Dear Rabbi. My kids are yugging me again this year to shlep them to see the new year’s eve fireworks over the Sydney Harbour. I hate it! Is it just me, or is there something not quite Jewish about fireworks? Interested to have your input. Yael.
First of all, let me make it clear that this is not a halacha forum but rather purports to give a Jewish ideological perspective on trenchant issues. If you are looking for a psak (ruling), consult your local Orthodox rabbi! I can tell you however that Rabbi J. David Bleich, a leading halakhist associated with Yeshiva University, put it this way: You could be doing something productive with your time rather than sitting on a roof watching siss, boom and bah!
Last Yom Atsmaut (Independence Day), many (secular) municipalities in Israel dramatically broke with ‘tradition’ and scrapped fireworks. Even the main national ceremony on Mt. Herzl did away with the normal shebang, opting instead for what the organisers euphemistically called “quiet pyrotechnics”. In Tel Aviv, cafes and bars were again packed following the Covid shut-downs and street parties abounded. But there were no fireworks.
One reason given was that many Israeli war veterans suffer from post-traumatic stress disorder (PTSD) and many of these veterans as well as the families of those with disabilities petitioned for fireworks displays to be cancelled. The booms of fireworks at the end of Memorial Day (which immediately precedes Yom Atsmaut) actually make some veterans feel they are back in the very war situations that triggered their trauma. This, together with the fact that fireworks had already ben cancelled during the two years of the pandemic, made for a new reality. Now municipalities in Israel are being challenged by the public to justify themselves if they do organise fireworks rather than if they don’t!
I am proud that Israel is in the vanguard of the move away from firework displays. Of course when I was a child (and, like almost every other kid in the UK, looked forward to Guy Fawkes night when the country celebrates the botched attempt to blow up Parliament with gunpowder – it could only happen in Britain!) every Joe Blow was able to purchase fireworks and let them off freely in his own back garden oblivious to the dangers. Could be, this is still the case in the Old Dart.. However in no state in Australia can fireworks be set off now without a license, And even in the USA, the land of civil liberties, some states have banned the private purchase of fireworks. The tide is turning!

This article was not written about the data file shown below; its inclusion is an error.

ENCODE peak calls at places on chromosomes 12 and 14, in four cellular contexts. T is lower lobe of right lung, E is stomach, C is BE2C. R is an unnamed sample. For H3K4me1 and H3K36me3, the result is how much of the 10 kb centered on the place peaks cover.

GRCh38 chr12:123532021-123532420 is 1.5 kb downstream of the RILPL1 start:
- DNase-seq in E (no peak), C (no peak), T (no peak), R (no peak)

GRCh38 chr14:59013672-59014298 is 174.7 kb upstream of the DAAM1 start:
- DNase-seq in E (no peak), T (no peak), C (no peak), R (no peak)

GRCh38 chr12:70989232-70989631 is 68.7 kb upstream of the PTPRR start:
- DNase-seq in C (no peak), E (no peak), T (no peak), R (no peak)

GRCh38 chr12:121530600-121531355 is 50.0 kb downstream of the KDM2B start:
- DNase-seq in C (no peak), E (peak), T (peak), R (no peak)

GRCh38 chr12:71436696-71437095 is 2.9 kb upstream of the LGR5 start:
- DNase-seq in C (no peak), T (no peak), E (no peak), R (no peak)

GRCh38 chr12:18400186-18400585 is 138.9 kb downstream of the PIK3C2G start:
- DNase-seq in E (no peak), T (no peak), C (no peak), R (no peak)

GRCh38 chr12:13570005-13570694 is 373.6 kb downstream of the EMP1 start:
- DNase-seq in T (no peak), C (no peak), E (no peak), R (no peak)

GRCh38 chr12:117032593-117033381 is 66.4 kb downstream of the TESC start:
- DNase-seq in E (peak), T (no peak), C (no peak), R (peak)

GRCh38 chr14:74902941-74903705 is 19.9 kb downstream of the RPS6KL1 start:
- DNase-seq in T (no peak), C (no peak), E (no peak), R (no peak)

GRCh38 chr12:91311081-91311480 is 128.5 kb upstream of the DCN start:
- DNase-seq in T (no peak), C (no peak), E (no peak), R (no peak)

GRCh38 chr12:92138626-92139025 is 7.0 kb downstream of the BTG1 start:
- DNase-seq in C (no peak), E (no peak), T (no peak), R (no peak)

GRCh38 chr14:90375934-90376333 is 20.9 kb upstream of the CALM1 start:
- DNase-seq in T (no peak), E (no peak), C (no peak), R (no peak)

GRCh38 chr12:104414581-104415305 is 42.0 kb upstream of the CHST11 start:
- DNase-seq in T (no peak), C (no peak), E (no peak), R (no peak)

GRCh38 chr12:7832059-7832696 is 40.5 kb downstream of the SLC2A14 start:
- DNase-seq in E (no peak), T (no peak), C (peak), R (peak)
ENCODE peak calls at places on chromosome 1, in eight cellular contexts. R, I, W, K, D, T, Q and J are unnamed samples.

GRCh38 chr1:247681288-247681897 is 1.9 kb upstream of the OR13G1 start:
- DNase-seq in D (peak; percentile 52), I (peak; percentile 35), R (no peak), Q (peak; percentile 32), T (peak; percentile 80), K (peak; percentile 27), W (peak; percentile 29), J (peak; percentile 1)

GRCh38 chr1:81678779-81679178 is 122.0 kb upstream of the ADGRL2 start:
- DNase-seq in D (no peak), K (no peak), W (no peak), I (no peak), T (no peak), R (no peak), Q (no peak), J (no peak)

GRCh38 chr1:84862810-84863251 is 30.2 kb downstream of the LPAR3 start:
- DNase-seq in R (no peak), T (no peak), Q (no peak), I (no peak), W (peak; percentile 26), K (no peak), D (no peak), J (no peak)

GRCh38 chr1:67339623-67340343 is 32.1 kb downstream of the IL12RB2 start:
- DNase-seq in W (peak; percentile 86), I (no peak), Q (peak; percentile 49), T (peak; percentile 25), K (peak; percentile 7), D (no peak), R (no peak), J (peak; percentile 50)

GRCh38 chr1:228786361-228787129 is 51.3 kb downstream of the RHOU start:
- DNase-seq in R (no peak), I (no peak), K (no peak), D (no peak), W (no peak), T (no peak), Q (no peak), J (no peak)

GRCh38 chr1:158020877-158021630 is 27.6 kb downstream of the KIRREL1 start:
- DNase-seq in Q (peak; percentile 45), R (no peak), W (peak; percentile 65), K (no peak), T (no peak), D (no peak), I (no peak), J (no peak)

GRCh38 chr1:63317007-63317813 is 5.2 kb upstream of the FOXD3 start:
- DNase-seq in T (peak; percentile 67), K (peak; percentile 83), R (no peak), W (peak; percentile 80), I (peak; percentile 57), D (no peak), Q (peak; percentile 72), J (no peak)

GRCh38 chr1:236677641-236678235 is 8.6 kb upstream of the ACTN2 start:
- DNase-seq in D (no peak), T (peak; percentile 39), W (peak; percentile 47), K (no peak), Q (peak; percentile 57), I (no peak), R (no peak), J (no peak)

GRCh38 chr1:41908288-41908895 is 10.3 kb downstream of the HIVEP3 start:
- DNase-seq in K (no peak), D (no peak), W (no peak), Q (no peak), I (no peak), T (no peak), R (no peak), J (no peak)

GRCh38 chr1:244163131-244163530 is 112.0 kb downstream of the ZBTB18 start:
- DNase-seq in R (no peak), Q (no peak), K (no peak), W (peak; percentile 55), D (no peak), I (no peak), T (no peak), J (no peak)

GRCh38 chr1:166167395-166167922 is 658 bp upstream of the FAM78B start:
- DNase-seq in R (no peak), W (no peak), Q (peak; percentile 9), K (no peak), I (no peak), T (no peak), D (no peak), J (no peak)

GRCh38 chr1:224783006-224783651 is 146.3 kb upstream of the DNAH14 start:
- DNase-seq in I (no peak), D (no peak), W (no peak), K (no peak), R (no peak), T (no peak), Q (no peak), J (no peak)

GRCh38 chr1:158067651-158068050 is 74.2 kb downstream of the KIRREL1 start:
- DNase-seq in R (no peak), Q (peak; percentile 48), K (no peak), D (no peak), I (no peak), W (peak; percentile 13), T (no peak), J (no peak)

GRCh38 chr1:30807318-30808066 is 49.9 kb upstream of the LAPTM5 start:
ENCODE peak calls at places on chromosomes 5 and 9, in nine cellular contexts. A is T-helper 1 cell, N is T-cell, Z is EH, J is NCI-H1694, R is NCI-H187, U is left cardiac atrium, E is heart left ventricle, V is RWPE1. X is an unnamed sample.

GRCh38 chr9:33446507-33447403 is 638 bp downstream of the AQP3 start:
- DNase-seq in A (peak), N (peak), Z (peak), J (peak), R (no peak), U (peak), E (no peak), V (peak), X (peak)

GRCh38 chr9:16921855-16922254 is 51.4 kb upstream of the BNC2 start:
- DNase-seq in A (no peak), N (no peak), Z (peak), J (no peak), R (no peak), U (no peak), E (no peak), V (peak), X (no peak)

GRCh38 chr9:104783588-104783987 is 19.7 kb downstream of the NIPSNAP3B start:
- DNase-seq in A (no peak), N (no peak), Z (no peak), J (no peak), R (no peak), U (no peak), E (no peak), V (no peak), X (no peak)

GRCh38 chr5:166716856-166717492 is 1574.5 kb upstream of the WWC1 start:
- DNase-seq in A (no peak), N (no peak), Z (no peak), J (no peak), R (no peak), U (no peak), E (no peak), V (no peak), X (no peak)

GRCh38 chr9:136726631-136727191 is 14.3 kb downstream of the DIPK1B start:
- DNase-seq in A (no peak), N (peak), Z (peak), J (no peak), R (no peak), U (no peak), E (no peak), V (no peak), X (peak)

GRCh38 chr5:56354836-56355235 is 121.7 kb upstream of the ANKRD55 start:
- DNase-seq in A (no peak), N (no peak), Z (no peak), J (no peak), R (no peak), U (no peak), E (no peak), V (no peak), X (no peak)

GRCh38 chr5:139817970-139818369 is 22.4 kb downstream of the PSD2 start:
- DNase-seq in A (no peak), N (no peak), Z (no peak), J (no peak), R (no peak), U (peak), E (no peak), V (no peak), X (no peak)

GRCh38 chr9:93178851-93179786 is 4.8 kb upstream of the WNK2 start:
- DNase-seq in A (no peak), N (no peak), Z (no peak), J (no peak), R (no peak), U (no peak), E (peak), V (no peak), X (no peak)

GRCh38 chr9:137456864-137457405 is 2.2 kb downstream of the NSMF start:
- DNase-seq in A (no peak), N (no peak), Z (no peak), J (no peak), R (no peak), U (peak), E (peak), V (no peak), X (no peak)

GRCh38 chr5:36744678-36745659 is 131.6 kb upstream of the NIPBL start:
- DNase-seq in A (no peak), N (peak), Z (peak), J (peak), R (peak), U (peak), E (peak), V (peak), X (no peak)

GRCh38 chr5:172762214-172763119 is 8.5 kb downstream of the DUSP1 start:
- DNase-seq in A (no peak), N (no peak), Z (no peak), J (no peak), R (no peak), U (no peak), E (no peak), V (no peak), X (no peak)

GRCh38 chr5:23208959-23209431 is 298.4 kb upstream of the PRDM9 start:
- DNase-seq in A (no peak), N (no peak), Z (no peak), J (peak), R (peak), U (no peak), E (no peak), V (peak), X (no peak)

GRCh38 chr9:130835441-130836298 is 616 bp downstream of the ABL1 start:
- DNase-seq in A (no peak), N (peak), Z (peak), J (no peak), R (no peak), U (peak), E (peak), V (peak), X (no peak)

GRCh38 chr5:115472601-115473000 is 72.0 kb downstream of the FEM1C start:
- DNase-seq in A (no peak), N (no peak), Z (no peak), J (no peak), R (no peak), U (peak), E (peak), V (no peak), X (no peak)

What is the Torah view of fireworks? Here’s what appears on the Arachim (Jewish outreach movement) site:-
Regardless of the country, Independence Day celebrations [and New Year celebrations – my addition] are generally huge public events complete with …fireworks and all the rest … These mass events ..follow in the Hellenistic tradition. In marked contrast to these stands the celebration of Jewish independence won by the Maccabees; small candles in the window or alongside the door … Our celebration of Chanuka is ever so typical of the way of the Torah. Judaism recognises that while the individual may be influenced momentarily by a big show, this doesn’t last. The fireworks disappear quickly leaving behind only a trail of smoke
There we have it in a nutshell. Perhaps it is even superfluous to allude also to the murky, macabre, pagan origin of many fireworks not to mention the historic use of gunpowder in warfare. We have mentioned the possible traumatic effect of their sonic booms on vulnerable people; birds and animals, domestic or wild, can also be frightened by their noise leading to them fleeing often into danger or injuring themselves in an attempt to escape the perceived threat,
However, perhaps the most significant negative fallout of fireworks for our environment-sensitive age is the toxic pollution they cause. Their smoke and dust may contain residues of heavy-metal, sulphur-coal compounds and toxic chemicals which can hurt fish and other water-life and could pollute drinking-water supplies. Those with respiratory health issues will very likely see their condition aggravated through exposure to the smoke from fireworks.
With modern humankind’s concern for the environment – and of course it should be a Jewish concern too – I believe it is only a matter of time before the gargantuan firework displays of New Year’s Eve and the Fourth of July are things of the past. It is particularly regrettable that in their zeal to attract as many children – and their yugged parents – to their events as possible, some Chabad centres make firework displays the principal feature of their Chanuka events, in so doing turning the meaning of Chanuka on its head! (Not to mention all that money going up in smoke which could be funding the Jewish education of a needy child for at least a year!) Let us hope that they, and indeed we all, will take due cognizance of the welcome new trend, and in particular gain inspiration from trailblazing Israel’s volte-face away from public firework displays. Certainly in view of the gross environmental fallout in particular, the need to drastically curb firework displays really isn’t rocket science!
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